By Joyce Kater, New Mexico, USA
LITTLE MOMENTS OF HUMANITY AT WARTIME
Although this incident happened a lifetime ago in the Second World War in South East Asia, it still lingers in my memory. It took place in the months before our family was torn apart and put in different Japanese concentration camps on Java Island, Indonesia.
My father was moving his own family and two other families with young children around in the city of Bandoeng in order to evade capture by the occupying Japanese troops which had invaded these former Dutch colonies since March 1942.
I vaguely remember the three or maybe four houses we lived in for short periods of time. They all had primitive underground shelters in the backyards where we took refuge when the bombing raids started.
Until this very day I still get an uncomfortable feeling when I hear airplanes flying overhead.
It was late at night when my parents heard a loud banging on the front door of one of these homes. When they opened the door they saw a lone young Japanese soldier who apparently had somehow been injured. Blood covered his face and hands. He was let in and treated for his injuries.
The only possible communication was by gestures and the guttural sounds coming from the soldier. It became apparent that he had an accident and had fallen off his bicycle in front of our house. He appeared drunk and probably had one bottle of sake too many.
He then started to ask for something, putting his two hands in front of his face while repeatedly uttering the same Japanese word.
After some guess work it turned out that he wanted to have a mirror to look at his face.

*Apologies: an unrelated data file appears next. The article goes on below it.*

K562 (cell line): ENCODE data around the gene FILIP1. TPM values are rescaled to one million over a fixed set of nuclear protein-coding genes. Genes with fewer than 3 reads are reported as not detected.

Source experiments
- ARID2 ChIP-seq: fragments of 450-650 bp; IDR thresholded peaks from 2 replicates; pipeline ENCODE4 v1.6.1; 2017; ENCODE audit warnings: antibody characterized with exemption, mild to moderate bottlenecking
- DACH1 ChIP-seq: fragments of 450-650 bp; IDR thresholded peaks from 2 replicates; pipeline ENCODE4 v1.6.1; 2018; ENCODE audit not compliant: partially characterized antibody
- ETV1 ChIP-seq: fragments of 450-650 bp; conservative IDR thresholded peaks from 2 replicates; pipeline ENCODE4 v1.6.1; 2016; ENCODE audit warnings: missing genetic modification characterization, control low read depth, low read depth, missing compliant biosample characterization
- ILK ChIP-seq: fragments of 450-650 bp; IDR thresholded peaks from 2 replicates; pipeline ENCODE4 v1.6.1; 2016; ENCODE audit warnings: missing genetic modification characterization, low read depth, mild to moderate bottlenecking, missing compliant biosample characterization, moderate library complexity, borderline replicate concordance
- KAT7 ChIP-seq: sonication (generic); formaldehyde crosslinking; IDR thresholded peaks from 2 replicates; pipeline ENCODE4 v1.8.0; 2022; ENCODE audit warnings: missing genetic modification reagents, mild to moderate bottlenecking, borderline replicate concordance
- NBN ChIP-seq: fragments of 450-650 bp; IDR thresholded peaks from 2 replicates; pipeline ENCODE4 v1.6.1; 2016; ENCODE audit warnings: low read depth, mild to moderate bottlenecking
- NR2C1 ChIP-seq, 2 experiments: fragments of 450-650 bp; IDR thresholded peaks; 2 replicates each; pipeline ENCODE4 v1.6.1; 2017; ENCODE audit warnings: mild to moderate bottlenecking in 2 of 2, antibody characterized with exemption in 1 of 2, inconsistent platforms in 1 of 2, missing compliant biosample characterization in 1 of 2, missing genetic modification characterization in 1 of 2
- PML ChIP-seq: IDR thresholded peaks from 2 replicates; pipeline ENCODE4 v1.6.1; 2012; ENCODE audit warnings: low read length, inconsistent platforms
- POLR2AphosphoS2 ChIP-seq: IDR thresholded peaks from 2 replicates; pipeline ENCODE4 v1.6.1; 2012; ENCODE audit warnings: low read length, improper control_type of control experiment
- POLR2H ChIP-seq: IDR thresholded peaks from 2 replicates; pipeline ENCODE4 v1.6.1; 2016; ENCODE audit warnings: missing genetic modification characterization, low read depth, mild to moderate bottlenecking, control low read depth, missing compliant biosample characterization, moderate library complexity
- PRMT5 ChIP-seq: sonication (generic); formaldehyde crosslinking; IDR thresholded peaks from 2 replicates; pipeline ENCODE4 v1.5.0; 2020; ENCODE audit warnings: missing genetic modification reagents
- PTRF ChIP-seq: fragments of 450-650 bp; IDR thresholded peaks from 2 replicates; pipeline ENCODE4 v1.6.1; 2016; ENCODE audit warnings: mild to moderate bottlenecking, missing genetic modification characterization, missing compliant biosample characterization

On his way out, he walked by the room where all six of us children were fast asleep on the floor. He paused to look at this peaceful scene. He seemed moved by this sight, then turned around abruptly and left.
The next day he returned to the house, this time driving a car, most likely recently confiscated from another Dutch family. He was carrying a large cake inside and gestured with a smile that it was for the children of the house where he had received some kindness the night before.
Editor’s Note: For all you readers out there, have you heard a similar story of humanity during wartime between the enemy and those in captivity ? Have you yourself witnessed this in war ? Do you think it’s possible for opposing sides to connect on a human level ?
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Touching story. My parents, before they knew each other, left Indonesia for The Netherlands in the mid 50’s. I’ve heard some very disturbing stories about those times.
If you would like to ‘release’ those uncomfortable feelings and are open to modern day self-help techniques, please contact me. I may be able to help you find local practitioners who help people with fear, anxiety, PTSD, etc. You don’t have to be a prisoner in your own mind.